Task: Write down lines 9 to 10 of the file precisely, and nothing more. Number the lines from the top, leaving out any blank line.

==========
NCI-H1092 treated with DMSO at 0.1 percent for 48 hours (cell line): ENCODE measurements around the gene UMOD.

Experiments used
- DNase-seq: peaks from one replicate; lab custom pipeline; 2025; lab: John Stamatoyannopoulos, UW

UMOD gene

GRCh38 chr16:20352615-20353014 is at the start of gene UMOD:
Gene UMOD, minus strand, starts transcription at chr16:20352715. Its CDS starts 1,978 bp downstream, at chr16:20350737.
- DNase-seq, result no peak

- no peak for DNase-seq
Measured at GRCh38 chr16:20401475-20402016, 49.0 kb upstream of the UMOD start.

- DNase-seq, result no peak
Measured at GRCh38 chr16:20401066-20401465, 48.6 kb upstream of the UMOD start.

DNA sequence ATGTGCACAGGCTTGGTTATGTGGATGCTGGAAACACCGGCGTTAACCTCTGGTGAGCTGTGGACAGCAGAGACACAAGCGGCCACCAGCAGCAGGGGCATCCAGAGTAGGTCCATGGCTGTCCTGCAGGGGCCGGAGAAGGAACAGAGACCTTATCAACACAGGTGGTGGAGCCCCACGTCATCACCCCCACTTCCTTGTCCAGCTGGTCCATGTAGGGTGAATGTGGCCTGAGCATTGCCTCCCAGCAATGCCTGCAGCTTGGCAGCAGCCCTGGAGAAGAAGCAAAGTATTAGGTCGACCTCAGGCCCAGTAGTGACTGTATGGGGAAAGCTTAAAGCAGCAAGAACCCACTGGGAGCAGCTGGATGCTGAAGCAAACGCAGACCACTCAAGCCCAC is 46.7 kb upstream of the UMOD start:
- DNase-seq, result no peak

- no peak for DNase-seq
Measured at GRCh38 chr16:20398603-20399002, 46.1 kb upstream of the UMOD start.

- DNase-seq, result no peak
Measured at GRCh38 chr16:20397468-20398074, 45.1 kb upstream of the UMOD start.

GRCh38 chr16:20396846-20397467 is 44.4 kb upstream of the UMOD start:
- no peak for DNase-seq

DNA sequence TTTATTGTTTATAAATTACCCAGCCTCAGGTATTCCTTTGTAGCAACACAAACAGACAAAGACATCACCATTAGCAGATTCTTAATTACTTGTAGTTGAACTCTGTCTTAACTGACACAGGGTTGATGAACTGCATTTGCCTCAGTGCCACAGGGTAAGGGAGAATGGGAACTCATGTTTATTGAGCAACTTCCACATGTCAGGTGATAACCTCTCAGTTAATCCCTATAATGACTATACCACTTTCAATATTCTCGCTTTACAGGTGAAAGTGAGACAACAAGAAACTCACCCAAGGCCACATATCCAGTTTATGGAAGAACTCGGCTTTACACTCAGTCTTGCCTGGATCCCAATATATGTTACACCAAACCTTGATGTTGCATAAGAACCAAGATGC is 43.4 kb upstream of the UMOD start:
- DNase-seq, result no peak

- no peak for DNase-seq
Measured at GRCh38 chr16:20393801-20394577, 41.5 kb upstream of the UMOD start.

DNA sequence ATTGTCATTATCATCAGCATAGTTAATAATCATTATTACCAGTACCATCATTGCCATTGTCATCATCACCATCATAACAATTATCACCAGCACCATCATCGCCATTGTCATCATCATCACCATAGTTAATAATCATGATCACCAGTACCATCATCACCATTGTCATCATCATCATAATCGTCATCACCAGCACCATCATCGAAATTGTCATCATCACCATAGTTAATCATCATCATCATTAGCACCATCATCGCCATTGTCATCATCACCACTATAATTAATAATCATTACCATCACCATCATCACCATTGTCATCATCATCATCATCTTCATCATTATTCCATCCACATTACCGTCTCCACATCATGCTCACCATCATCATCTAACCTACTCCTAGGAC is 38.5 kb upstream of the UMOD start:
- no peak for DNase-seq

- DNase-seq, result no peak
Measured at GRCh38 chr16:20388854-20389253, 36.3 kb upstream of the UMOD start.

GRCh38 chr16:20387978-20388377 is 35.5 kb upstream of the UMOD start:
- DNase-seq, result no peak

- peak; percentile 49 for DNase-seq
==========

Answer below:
Measured at GRCh38 chr16:20401475-20402016, 49.0 kb upstream of the UMOD start.

- DNase-seq, result no peak